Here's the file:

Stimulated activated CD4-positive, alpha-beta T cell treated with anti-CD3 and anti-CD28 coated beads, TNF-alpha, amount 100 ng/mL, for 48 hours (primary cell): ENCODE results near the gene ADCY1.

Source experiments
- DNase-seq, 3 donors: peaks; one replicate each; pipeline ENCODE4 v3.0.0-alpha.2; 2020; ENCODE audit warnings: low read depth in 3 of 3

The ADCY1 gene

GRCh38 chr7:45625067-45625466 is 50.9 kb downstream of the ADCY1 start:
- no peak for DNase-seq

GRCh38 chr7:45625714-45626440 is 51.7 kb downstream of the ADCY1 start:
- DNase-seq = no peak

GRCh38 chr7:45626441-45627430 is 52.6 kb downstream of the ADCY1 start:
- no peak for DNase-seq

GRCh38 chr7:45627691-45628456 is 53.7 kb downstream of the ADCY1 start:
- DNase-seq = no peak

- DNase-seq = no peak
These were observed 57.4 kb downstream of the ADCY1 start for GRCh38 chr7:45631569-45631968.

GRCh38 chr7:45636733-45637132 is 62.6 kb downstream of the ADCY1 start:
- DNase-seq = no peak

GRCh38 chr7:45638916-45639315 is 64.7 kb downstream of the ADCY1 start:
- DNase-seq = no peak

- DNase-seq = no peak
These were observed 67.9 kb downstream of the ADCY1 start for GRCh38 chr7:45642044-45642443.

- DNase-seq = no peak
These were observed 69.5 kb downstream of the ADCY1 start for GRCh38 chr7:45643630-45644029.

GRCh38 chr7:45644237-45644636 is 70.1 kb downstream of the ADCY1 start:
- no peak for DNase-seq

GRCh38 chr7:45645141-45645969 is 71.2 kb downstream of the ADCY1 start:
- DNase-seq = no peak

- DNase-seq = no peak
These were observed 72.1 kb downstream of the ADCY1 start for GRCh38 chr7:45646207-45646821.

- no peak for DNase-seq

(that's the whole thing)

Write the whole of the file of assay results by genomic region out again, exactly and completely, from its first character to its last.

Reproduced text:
Stimulated activated CD4-positive, alpha-beta T cell treated with anti-CD3 and anti-CD28 coated beads, TNF-alpha, amount 100 ng/mL, for 48 hours (primary cell): ENCODE results near the gene ADCY1.

Source experiments
- DNase-seq, 3 donors: peaks; one replicate each; pipeline ENCODE4 v3.0.0-alpha.2; 2020; ENCODE audit warnings: low read depth in 3 of 3

The ADCY1 gene

GRCh38 chr7:45625067-45625466 is 50.9 kb downstream of the ADCY1 start:
- no peak for DNase-seq

GRCh38 chr7:45625714-45626440 is 51.7 kb downstream of the ADCY1 start:
- DNase-seq = no peak

GRCh38 chr7:45626441-45627430 is 52.6 kb downstream of the ADCY1 start:
- no peak for DNase-seq

GRCh38 chr7:45627691-45628456 is 53.7 kb downstream of the ADCY1 start:
- DNase-seq = no peak

- DNase-seq = no peak
These were observed 57.4 kb downstream of the ADCY1 start for GRCh38 chr7:45631569-45631968.

GRCh38 chr7:45636733-45637132 is 62.6 kb downstream of the ADCY1 start:
- DNase-seq = no peak

GRCh38 chr7:45638916-45639315 is 64.7 kb downstream of the ADCY1 start:
- DNase-seq = no peak

- DNase-seq = no peak
These were observed 67.9 kb downstream of the ADCY1 start for GRCh38 chr7:45642044-45642443.

- DNase-seq = no peak
These were observed 69.5 kb downstream of the ADCY1 start for GRCh38 chr7:45643630-45644029.

GRCh38 chr7:45644237-45644636 is 70.1 kb downstream of the ADCY1 start:
- no peak for DNase-seq

GRCh38 chr7:45645141-45645969 is 71.2 kb downstream of the ADCY1 start:
- DNase-seq = no peak

- DNase-seq = no peak
These were observed 72.1 kb downstream of the ADCY1 start for GRCh38 chr7:45646207-45646821.

- no peak for DNase-seq